Four Tips on Softening Transition to Your Outdoor Space

Outdoor spaces are becoming an essential part of many homes, serving as pivotal a purpose as any kitchen or living room. One way in which homeowners can optimize this addition to their home is by softening the transition from the indoor space to the outdoor one, making these exterior spaces as intrinsic and organic a part of a home as any other room in a house.

1. Working with Abstract Forms
CG&S Design Build Firm

The monolithic, square structure that used to define a home doesn’t meet today’s architectural styles. Ideally, homes should break up the four-sided structure of the traditional home with a series of wings, outcroppings, overhangs, etc. This creates flow and a bit of surprise in a home, an intrinsic part of which can be your outdoor space. Use your outdoor space to create one of these surprising moments in your home’s structure that break up the perimeter.

2. Creating Transition
Abbott Moon Interior Designers & Decorators

An outdoor space works best when it’s a natural extension of an interior. If you have a large set of French doors off of your main sitting room, for example, you could place your outdoor space there, using a pergola to give structure to your outdoor room. Your outdoor space will blend naturally onto the sitting room, complementing it and providing a natural spot to which guests might transition during a get together. If you have a raised threshold between two spaces, consider recessing it into the floor so that the threshold does not serve as a visual and physical barrier between the two spaces.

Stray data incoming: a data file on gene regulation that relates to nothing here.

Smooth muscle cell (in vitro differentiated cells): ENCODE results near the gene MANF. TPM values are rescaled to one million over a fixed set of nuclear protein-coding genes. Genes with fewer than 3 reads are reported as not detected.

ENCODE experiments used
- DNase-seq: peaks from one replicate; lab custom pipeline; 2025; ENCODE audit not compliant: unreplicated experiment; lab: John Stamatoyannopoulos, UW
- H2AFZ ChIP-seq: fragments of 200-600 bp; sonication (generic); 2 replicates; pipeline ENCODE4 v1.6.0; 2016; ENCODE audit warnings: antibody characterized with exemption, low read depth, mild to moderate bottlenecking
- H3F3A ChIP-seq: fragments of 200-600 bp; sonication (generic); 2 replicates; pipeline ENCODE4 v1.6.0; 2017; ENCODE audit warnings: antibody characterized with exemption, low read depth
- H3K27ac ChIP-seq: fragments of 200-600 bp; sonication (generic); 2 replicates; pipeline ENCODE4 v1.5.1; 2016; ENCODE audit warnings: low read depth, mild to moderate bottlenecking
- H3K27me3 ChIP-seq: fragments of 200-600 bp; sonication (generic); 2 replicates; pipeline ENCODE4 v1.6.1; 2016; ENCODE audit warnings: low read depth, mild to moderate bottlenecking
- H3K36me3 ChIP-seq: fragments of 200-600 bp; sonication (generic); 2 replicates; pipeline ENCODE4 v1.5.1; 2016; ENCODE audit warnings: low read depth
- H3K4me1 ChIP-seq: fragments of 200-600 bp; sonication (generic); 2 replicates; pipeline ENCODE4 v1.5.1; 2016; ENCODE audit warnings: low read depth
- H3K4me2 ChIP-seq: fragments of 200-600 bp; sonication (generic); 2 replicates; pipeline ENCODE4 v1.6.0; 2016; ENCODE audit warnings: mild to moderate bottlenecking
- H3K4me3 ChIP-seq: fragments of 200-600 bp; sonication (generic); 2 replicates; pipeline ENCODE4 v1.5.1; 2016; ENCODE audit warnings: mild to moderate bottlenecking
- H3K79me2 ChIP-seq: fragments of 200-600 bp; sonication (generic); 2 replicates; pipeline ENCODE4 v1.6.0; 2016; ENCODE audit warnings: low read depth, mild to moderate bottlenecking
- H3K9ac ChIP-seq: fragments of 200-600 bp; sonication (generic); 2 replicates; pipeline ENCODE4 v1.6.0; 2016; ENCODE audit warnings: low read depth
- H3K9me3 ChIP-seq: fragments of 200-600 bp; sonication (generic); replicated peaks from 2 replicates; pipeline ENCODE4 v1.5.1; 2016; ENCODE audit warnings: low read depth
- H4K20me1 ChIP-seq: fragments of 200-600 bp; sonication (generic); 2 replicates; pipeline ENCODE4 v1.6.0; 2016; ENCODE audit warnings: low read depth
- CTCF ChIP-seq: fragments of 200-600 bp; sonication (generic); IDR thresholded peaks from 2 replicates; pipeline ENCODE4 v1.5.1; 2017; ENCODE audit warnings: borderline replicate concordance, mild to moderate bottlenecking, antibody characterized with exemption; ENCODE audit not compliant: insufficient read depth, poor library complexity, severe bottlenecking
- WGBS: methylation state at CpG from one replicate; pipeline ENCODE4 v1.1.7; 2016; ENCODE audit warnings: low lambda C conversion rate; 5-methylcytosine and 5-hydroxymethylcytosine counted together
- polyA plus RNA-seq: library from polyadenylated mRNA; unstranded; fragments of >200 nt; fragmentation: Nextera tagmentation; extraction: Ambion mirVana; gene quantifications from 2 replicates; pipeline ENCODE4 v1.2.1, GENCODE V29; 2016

3. Using Materials to Create Continuity
Busybee Design

Using similar materials in your interior and exterior space can create the necessary and natural transition from one space to the other. Creating continuity in the flooring is a good option to consider. If your flooring in your interior room is wood, consider using it in the floor of your exterior space, as well. If that’s not a possibility, you can also use accents in the exterior space that reference the interior wood flooring. The wood beams of a pergola, for example, or a large wooden planter used as a wall can create flow and continuity by highlighting your interior’s design theme.

4. Bringing the Outdoors to your Interior
Kym Rodger Design

Just as continuing themes from your interior to your outdoor space can create an effective transition, so can the reverse. One of the best ways to do this is to bring a bit of the plants, flowers, and greens you use in your outdoor room into your interior. Use similar planters or pots, and space them so that they work in tandem with the natural flow of your exterior space.

Creating an organic transition between an exterior and an interior is simple with a few techniques. Do you have experience integrating your outdoor space into your home? Let us know your own tips and tricks in the comments below.